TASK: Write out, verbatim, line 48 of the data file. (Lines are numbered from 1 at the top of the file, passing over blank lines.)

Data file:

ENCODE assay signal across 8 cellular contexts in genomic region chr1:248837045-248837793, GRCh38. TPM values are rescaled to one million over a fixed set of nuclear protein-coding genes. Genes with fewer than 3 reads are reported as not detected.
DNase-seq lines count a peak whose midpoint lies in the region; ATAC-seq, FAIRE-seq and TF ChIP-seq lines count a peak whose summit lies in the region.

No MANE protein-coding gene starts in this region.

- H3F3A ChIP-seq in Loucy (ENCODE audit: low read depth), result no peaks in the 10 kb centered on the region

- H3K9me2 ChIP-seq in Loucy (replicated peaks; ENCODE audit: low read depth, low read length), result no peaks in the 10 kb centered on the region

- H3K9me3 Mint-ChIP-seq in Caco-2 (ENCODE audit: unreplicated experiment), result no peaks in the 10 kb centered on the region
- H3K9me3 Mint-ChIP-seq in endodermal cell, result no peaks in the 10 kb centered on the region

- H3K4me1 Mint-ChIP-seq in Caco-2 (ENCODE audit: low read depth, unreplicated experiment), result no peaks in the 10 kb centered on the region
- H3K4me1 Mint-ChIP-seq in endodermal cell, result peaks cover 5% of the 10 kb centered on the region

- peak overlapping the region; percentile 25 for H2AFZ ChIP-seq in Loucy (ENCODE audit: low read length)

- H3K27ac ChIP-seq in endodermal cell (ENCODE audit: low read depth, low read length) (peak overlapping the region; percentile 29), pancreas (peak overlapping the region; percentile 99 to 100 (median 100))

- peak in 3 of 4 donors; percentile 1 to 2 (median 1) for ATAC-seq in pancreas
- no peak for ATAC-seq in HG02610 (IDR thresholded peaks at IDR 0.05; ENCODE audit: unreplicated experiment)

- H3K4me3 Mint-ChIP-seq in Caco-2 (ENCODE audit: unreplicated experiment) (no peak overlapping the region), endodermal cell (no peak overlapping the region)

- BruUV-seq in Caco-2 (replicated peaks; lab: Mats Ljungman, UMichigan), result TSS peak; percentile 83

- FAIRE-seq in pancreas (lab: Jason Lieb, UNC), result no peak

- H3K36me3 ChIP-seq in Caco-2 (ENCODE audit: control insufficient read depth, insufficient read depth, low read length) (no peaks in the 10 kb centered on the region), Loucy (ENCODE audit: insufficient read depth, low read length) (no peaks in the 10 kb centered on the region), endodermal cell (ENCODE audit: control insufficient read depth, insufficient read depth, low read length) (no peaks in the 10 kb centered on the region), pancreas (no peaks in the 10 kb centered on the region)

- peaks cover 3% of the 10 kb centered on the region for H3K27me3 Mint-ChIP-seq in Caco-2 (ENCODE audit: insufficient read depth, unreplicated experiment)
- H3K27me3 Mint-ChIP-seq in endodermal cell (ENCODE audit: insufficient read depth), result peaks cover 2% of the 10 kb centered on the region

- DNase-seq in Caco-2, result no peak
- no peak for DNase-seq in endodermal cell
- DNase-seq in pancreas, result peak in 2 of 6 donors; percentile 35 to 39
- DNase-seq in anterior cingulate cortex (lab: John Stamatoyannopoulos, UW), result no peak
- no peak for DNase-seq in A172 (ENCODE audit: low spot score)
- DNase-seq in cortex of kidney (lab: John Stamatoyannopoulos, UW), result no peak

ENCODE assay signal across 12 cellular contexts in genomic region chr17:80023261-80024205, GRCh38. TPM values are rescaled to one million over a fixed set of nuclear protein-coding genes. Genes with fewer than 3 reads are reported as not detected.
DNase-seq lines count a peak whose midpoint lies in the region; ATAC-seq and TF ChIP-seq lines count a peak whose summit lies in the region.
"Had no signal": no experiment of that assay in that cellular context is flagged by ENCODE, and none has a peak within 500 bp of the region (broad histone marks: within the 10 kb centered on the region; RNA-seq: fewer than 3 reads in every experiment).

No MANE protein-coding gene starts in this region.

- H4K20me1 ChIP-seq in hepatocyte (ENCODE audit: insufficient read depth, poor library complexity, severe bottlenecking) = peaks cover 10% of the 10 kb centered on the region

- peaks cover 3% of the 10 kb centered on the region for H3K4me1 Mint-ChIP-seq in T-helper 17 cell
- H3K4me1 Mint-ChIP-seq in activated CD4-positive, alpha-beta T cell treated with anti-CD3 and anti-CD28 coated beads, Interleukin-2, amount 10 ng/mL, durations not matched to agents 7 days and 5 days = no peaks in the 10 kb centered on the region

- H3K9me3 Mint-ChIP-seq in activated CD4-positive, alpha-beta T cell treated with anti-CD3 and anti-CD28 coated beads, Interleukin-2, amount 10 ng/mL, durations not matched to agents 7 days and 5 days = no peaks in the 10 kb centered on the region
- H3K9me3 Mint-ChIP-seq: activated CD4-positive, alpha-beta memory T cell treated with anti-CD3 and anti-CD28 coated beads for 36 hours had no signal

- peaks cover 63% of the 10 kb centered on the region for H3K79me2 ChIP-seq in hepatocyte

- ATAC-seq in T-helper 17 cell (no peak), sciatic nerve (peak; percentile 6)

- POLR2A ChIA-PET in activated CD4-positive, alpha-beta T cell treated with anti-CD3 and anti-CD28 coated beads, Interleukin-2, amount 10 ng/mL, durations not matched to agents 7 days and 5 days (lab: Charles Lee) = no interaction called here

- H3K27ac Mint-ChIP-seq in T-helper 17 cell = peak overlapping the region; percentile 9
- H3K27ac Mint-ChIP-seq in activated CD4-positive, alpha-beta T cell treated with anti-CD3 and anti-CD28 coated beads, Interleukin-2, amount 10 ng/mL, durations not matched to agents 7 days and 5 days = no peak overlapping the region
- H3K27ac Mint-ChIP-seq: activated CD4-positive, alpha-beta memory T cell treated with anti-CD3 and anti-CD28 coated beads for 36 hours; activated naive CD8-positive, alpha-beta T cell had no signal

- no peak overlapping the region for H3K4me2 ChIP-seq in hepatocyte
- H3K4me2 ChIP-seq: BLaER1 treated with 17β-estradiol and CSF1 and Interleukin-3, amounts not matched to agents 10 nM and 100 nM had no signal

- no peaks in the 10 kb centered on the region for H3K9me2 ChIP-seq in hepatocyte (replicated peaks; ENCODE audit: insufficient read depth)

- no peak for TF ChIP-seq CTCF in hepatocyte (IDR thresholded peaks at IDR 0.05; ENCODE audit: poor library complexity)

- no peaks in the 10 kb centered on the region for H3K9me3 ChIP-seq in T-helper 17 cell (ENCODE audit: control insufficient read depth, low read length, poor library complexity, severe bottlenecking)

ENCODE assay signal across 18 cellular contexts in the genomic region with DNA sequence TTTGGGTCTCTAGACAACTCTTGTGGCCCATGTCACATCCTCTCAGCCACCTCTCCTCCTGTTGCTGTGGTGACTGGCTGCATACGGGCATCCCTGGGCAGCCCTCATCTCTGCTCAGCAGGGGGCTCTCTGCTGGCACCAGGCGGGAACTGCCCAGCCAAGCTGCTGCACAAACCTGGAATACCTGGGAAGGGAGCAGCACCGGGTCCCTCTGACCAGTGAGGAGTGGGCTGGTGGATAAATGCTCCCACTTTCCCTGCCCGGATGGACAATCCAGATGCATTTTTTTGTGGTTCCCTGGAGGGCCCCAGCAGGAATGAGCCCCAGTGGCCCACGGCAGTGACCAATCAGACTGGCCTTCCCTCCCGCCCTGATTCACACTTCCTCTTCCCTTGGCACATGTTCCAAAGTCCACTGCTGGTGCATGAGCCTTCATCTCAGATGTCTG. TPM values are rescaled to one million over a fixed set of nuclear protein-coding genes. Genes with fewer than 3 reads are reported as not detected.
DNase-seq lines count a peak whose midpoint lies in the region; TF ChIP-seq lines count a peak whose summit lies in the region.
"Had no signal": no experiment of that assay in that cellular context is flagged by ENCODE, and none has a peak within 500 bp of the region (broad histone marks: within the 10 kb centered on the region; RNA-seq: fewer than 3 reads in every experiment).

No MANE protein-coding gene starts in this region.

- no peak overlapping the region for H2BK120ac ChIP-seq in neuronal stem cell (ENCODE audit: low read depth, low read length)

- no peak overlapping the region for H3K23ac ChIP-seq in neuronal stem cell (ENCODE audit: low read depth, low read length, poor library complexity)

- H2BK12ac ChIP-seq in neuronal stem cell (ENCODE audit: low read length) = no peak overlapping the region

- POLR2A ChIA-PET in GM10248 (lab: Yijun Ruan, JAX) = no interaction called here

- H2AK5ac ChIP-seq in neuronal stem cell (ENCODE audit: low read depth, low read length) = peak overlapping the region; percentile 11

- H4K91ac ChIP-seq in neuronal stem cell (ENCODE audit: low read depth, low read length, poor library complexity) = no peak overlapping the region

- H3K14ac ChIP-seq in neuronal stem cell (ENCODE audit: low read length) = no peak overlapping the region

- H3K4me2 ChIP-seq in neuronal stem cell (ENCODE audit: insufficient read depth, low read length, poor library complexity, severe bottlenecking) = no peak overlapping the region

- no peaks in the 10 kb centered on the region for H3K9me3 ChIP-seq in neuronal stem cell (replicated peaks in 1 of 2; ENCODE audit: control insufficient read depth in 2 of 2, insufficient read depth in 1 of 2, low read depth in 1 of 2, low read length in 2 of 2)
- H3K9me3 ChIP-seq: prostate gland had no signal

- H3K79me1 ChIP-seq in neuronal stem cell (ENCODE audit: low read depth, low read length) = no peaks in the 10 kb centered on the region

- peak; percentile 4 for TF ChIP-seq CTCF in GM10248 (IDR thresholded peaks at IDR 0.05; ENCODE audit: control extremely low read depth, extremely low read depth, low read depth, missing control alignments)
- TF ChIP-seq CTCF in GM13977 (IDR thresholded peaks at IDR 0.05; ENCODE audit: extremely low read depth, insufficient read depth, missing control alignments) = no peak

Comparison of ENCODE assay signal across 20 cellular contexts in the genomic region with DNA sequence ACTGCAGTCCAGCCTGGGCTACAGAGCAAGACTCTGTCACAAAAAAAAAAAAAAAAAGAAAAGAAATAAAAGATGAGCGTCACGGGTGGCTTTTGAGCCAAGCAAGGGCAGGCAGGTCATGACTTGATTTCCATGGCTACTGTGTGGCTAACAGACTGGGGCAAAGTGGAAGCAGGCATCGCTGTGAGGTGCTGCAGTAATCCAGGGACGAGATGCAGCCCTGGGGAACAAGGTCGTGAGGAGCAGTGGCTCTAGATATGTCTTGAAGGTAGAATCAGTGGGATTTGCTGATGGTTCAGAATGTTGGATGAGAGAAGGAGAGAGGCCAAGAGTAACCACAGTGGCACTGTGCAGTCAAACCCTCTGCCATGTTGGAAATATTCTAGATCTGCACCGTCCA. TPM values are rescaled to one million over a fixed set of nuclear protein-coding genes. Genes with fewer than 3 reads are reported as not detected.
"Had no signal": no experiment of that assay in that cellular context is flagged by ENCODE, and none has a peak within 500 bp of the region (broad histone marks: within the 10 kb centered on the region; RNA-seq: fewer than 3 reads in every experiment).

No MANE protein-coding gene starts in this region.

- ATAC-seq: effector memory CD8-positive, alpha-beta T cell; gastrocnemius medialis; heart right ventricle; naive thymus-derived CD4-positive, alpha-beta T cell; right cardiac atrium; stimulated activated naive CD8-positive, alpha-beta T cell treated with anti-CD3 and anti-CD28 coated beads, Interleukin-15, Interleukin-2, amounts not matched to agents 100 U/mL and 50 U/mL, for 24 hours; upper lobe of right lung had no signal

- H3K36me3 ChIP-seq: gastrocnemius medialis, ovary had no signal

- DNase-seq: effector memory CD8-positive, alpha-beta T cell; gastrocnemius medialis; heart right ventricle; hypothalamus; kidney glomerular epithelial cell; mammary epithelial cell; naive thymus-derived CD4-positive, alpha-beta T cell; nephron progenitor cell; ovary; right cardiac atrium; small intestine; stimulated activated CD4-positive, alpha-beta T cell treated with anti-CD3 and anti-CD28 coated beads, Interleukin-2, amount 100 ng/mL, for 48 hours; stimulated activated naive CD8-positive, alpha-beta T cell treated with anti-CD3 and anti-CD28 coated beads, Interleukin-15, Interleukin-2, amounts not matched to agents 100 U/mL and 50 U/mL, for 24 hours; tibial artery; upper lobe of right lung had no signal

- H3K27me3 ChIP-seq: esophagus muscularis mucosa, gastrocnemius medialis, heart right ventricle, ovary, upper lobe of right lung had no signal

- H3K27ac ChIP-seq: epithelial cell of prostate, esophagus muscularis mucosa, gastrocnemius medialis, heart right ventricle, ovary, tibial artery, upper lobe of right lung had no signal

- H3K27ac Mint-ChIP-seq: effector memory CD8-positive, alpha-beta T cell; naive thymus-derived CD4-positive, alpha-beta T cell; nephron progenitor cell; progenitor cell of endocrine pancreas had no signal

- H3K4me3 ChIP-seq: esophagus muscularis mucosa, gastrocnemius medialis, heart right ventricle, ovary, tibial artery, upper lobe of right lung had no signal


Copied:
"Had no signal": no experiment of that assay in that cellular context is flagged by ENCODE, and none has a peak within 500 bp of the region (broad histone marks: within the 10 kb centered on the region; RNA-seq: fewer than 3 reads in every experiment).